radio and television pioneer, Masonic Christian Order founder, ordained Baptist minister, lawyer, community advocate, and business leader, was born on a sharecroppers' farm in Geneva, Kentucky, the son of Richard and Clara Banks, both tenant farmers. In June 1922 Banks graduated from the Lincoln Institute of Kentucky and moved to Detroit, Michigan, where he secured a job at the Dodge automobile main plant. He graduated from Wayne State University in 1926 and the Detroit College of Law in 1929. He briefly opened a criminal law practice, but after two years he discontinued his criminal work and invested in property during the Depression, while helping elect liberal Democrat and future Supreme Court justice Frank Murphy as Detroit's mayor in 1930.

In 1931 Banks was the head of the International Labor Defense League ILDL a legal organization known for defending numerous labor unions which at that time were ...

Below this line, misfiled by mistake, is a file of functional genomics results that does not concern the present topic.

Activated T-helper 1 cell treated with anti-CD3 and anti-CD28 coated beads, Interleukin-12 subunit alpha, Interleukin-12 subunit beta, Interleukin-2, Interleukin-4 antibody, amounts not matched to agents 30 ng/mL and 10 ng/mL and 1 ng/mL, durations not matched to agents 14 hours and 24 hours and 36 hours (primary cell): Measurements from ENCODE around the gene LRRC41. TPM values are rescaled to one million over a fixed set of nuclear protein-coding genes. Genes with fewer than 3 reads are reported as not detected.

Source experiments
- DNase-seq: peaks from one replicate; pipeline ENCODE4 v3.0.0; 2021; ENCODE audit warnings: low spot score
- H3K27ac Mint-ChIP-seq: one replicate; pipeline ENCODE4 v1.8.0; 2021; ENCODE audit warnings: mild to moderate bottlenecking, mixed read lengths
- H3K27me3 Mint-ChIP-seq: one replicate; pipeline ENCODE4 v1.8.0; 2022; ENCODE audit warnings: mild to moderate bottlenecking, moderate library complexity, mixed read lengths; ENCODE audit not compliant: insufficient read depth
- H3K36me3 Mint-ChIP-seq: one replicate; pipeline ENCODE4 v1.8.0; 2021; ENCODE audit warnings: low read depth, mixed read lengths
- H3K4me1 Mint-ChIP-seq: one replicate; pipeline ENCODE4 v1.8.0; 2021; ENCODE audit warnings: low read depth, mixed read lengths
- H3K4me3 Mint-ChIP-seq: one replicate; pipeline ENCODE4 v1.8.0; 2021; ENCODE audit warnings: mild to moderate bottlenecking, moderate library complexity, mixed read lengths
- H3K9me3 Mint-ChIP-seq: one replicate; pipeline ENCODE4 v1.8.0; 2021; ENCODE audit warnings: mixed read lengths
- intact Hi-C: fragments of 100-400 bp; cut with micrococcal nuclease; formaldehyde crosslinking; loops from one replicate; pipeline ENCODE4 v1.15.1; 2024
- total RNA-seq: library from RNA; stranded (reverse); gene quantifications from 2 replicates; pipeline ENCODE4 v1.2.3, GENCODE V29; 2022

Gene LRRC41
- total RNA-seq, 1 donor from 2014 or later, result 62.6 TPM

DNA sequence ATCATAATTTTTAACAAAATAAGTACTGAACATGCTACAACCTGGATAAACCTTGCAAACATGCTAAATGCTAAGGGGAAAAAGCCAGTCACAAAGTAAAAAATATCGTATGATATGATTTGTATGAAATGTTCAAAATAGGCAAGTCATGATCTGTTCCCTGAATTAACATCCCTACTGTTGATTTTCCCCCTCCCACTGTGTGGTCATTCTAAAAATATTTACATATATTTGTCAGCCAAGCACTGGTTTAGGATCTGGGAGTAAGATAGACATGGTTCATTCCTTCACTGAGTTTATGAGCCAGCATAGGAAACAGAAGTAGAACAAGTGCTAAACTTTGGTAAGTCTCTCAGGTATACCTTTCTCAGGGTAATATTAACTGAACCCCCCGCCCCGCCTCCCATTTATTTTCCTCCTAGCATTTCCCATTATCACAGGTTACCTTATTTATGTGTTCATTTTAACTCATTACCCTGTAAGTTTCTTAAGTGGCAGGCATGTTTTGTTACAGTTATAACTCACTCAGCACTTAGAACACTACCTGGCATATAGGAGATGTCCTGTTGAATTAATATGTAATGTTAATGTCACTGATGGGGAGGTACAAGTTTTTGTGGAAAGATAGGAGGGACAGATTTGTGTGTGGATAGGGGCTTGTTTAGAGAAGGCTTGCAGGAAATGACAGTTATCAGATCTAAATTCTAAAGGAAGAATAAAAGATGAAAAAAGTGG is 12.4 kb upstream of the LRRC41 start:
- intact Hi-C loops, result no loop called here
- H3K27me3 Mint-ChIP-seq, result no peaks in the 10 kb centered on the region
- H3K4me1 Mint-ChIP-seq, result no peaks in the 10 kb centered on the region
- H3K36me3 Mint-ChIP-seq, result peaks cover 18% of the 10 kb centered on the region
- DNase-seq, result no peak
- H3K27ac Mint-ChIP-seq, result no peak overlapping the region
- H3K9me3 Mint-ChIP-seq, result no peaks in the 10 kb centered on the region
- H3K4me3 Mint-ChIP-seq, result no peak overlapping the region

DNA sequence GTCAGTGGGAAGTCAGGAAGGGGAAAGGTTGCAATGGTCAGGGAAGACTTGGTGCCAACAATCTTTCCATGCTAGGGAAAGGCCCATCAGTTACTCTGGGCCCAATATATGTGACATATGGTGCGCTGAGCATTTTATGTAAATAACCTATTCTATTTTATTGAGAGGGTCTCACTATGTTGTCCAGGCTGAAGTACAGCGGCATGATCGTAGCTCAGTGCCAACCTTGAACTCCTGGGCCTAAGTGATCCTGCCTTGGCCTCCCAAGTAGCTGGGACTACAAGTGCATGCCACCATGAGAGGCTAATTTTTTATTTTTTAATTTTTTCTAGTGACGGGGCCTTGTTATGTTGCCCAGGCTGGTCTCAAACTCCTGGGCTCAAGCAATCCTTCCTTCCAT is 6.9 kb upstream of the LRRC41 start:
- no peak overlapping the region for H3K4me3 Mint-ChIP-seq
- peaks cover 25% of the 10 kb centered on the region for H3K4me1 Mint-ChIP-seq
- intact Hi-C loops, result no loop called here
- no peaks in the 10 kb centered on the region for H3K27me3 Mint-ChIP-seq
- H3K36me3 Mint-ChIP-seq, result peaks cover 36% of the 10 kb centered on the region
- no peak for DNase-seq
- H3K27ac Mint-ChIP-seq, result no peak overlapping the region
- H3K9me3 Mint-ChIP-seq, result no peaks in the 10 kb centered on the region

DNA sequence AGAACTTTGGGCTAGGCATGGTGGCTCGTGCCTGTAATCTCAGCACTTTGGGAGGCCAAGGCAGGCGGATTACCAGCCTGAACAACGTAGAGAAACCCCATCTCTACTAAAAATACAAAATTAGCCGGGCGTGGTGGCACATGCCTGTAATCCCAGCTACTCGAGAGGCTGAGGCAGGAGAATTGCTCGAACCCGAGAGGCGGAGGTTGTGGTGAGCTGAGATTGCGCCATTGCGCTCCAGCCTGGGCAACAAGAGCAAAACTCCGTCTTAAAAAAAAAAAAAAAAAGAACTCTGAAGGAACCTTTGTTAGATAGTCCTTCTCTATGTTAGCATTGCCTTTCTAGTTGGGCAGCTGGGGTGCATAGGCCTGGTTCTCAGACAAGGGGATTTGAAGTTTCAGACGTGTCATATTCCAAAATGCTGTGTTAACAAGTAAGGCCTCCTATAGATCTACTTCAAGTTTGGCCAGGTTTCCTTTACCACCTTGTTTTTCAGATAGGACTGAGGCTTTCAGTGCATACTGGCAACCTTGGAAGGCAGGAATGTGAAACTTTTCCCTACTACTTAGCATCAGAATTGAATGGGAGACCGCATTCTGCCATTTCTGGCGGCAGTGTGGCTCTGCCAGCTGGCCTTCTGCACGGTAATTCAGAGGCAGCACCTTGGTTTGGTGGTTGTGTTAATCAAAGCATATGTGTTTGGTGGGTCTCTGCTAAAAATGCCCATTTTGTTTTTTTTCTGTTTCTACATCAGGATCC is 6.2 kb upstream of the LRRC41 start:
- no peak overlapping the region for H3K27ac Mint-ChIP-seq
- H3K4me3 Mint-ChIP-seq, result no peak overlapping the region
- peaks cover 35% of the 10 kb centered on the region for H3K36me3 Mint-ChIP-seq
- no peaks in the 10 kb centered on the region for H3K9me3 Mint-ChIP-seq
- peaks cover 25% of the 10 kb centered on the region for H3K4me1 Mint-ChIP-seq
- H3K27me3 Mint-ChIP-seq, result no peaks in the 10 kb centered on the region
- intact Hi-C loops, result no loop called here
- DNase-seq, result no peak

Article

Mohammed Hassen Ali

pharmacist, lawyer, and Oromo nationalist and political activist in Ethiopia, was mainly responsible for the formation of the Oromo Liberation Front, which in turn transformed Oromo cultural nationalism to political nationalism. He was born in the region of Wallaga. He lost both his parents while very young, and it was his elder brother, the Reverend Gudina Tumsa, who brought him up and provided him with the best education.

While at Haile Selassie I University, Baro Tumsa immersed himself in student politics as well as risky underground Oromo political activities. From 1964 to 1966 he served as secretary and president of the union of the university students in Addis Ababa It was under his leadership that university students were radicalized and energized More than many of his contemporaries Baro Tumsa realized that the Oromo and other conquered people of southern Ethiopia were landless subjects without rights who were exploited economically ...